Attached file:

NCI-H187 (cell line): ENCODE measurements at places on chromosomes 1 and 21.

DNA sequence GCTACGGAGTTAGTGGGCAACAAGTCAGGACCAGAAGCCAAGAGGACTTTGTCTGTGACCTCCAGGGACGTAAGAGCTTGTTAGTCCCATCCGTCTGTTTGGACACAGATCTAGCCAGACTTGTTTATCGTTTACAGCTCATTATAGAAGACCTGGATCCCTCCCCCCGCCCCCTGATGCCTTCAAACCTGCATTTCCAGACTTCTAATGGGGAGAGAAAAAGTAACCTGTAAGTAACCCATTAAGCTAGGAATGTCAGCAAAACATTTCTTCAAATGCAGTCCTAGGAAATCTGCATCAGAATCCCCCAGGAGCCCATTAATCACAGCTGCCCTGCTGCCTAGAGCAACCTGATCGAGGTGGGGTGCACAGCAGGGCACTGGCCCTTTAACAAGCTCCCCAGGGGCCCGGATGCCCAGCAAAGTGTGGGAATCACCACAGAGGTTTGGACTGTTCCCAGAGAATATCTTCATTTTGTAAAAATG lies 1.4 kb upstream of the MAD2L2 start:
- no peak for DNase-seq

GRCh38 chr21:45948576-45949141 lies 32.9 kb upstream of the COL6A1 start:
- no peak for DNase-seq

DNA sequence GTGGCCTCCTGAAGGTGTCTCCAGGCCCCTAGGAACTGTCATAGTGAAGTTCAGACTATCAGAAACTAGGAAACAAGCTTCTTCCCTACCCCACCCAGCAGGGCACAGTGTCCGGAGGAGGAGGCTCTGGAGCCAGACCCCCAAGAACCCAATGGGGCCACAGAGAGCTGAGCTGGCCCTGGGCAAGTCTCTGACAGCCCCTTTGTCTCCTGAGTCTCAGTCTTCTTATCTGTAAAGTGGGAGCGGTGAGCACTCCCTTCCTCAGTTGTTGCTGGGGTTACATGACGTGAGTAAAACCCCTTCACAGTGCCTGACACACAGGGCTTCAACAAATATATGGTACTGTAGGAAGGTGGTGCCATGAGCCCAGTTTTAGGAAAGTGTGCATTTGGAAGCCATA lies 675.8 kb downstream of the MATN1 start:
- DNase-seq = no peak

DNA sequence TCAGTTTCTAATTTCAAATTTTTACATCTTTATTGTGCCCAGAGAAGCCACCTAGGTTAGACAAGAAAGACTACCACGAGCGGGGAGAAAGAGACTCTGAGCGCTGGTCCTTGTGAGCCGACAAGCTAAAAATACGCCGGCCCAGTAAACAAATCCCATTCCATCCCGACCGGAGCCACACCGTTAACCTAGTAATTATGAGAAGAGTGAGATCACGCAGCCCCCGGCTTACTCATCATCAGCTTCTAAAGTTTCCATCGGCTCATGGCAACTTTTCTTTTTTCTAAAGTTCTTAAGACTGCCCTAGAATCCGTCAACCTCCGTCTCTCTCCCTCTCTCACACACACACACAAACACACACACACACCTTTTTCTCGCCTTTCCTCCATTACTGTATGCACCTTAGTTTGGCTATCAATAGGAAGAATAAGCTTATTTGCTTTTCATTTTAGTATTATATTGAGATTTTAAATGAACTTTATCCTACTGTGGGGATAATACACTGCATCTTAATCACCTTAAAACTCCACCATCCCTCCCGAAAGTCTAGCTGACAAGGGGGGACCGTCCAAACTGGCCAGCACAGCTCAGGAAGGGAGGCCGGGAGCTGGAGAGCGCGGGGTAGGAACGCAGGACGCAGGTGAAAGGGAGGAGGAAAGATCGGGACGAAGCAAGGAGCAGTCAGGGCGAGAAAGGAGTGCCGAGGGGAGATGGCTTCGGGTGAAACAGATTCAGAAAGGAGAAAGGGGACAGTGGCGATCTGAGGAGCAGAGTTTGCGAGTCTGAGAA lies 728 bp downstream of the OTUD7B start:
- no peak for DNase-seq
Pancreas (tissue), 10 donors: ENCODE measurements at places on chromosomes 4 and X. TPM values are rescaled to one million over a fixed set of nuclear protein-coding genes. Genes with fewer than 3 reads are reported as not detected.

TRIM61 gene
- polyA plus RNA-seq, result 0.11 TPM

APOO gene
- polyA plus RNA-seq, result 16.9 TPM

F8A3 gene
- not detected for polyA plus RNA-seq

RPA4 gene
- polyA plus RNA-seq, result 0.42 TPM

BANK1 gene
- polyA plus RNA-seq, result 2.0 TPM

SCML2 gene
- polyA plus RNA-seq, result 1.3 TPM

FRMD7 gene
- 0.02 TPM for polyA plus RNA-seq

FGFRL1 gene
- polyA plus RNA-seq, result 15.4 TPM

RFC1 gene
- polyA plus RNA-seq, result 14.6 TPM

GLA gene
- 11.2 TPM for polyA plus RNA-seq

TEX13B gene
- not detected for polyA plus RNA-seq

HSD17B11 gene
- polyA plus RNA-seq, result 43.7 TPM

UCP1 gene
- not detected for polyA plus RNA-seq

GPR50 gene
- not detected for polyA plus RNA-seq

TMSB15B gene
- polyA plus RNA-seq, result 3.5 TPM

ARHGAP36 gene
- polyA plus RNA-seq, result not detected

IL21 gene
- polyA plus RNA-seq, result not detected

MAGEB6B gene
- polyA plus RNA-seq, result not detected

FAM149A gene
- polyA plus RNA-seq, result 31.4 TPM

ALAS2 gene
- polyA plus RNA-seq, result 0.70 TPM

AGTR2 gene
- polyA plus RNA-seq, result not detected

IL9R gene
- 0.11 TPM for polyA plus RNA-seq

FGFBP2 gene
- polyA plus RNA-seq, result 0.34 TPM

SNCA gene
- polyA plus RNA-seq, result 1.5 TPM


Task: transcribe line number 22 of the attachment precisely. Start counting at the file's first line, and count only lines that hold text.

- polyA plus RNA-seq, result 1.3 TPM